The reason the scene works as well as it does is because of how universal that experience is. I want you to recall a moment you saw a crush or an ex for the first time after ending things or moving on with your life. Perhaps you see them across the street and wave, wanting to make amends and be at peace with one another. Or maybe you decide to grab lunch and try to settle the awkwardness that has settled around you. Regardless of what it is, when you do meet them, there’s a very good chance you’ll do exactly what Mitsuha and Taki did: you’ll hug.
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You’ll wrap your arms around them and they’ll do the same, and the longing that comes with seeing them or fixing things or any other sentiment encompassed in this ache, will suddenly melt away. The floodgates will open and the emotions will overtake you. If you’re like Mitsuha or Taki, you’ll cry. I know I did when I saw my ex for the first time after our breakup.
It’s a beautiful feeling and despite the sadness that accompanies the overload of emotions, it’s one that I wouldn’t trade for the world. And it’s one that I’ve waited for cinema or television to get right, but each time it looks like it might, the unrealistic expectation that longing will inevitably result in getting what we want takes away from the beauty of the emotion’s sadness.
Is a sad movie. It has a happy ending and there are funny moments, but it’s sad. It’s heartbreaking. It’s absolutely devastating. It manages to achieve all of this because of how honest its characters are about not expecting anything. They’re content with the idea of living with a dull ache, just like many of us are. We move on. We try to forget. We continue living.
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Ends on a happy note, but its the Taki and Mitsuha’s decision to persevere where the movie finds its real heart. It’s the emotional catharsis I wasn’t aware that I needed and it was a movie that made me appreciate the little twangs I get in my chest when I do hear that song or, like Taki and Mitsuha, the name of someone I once loved.Kimi no Na wa. (君の名は。 , Your name.) is a 2016 Japanese anime romantic fantasy drama film directed, written, and edited by Makoto Shinkai, based on his own novel of the same name.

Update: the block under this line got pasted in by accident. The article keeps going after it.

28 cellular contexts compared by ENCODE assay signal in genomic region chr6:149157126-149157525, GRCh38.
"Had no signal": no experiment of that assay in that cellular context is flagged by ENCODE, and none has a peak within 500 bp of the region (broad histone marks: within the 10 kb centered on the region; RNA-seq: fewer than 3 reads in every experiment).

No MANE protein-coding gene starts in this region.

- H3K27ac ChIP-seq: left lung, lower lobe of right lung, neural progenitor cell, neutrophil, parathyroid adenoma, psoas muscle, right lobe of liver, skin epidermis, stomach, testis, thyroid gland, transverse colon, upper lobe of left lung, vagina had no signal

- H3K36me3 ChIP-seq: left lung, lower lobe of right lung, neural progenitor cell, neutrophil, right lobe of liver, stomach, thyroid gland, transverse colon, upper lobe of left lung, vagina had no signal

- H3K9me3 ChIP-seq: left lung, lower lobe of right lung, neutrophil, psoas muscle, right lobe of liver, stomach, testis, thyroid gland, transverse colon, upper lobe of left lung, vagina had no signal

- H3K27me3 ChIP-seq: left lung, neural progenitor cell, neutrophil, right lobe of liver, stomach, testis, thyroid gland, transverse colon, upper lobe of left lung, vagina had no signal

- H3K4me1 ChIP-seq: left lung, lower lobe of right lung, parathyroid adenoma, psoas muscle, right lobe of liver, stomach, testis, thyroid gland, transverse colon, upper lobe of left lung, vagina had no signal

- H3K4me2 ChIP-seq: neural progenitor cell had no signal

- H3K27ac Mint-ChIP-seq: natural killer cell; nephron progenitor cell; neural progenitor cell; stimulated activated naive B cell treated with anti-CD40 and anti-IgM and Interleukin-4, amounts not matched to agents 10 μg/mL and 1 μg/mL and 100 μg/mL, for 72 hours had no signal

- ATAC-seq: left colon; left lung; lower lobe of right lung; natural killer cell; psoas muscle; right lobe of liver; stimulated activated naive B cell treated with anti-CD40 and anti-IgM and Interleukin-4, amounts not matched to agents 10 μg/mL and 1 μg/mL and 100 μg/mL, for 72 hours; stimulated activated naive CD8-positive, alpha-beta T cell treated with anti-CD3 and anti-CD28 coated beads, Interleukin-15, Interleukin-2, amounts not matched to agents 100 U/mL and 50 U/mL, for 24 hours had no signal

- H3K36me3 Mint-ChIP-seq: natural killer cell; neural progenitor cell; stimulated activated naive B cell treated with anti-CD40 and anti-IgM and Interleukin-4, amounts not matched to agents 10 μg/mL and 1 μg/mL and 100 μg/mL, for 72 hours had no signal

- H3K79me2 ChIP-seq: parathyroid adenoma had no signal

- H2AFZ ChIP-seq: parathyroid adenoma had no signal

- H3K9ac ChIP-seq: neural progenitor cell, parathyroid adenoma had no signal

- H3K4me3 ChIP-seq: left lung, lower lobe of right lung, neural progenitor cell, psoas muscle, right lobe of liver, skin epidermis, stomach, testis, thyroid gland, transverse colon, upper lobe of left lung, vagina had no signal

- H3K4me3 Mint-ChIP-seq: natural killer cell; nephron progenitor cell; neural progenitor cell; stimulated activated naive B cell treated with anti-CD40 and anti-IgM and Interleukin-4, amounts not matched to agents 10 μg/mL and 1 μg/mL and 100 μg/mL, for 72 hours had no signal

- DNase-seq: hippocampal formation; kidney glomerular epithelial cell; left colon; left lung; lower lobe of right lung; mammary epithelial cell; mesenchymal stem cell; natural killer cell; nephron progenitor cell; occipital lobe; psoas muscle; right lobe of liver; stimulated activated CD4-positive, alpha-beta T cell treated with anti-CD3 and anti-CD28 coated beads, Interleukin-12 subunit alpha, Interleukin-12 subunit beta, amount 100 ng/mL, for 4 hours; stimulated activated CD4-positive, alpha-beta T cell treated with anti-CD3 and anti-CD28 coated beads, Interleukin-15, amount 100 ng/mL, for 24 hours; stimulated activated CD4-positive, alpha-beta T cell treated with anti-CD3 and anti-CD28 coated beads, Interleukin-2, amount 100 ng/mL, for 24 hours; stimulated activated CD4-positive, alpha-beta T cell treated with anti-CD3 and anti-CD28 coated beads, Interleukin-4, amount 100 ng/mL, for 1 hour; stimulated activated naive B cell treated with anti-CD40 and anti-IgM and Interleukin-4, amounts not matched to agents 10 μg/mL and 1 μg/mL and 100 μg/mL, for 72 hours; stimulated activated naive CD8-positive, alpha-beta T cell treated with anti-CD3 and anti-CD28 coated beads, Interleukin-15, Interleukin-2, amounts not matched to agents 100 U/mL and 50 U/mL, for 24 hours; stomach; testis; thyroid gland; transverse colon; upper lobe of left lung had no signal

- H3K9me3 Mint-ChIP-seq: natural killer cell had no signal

Your Name was animated by CoMix Wave Films and distributed by Toho . The film premiered at the Anime Expo 2016 convention in Los Angeles, California on July 3, 2016, and premiered in Japan on August 26, 2016.
The film has received critical acclaim, being praised for its animation and emotional impact, and was also a commercial success, becoming the fourth highest-grossing film of all time in Japan and the highest-grossing anime film worldwide, with, as of January 15, 2017, a gross of over $330 million USD (United States Dollars).
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A comet appears and mysteriously affects and connects the lives of two teenagers of the same age, a boy in the big, bustling city of Tokyo and a girl in a country village where life is slow but idyllic. They find for unknown reasons, they wake up in each other’s bodies for weeks at a time. At first, they both think these experiences are just vivid dreams, but when the reality of their situations sinks in, they learn to adjust and even enjoy it. Soon they start to communicate and try to leave notes about who they are and what they are doing. But as they discover more about each other and the other’s life, they uncover some disturbing hints that their distance is more than just physical and tragedy haunts them.
In the opening, a comet fragment is seen falling through the layers of clouds in the sky. It appears to fall on the town below it but that is left ambiguous as it cuts to the two main characters, Taki and Mitsuha, talking about how they feel as if they are missing something (Yume Tōrō), and that the feeling had lingered since the day that The stars came falling… It was nothing more, nothing less than a beautiful view.
Mitsuha Miyamizu, a high school girl living in the fictional town of
Your Name (kimi No Na Wa)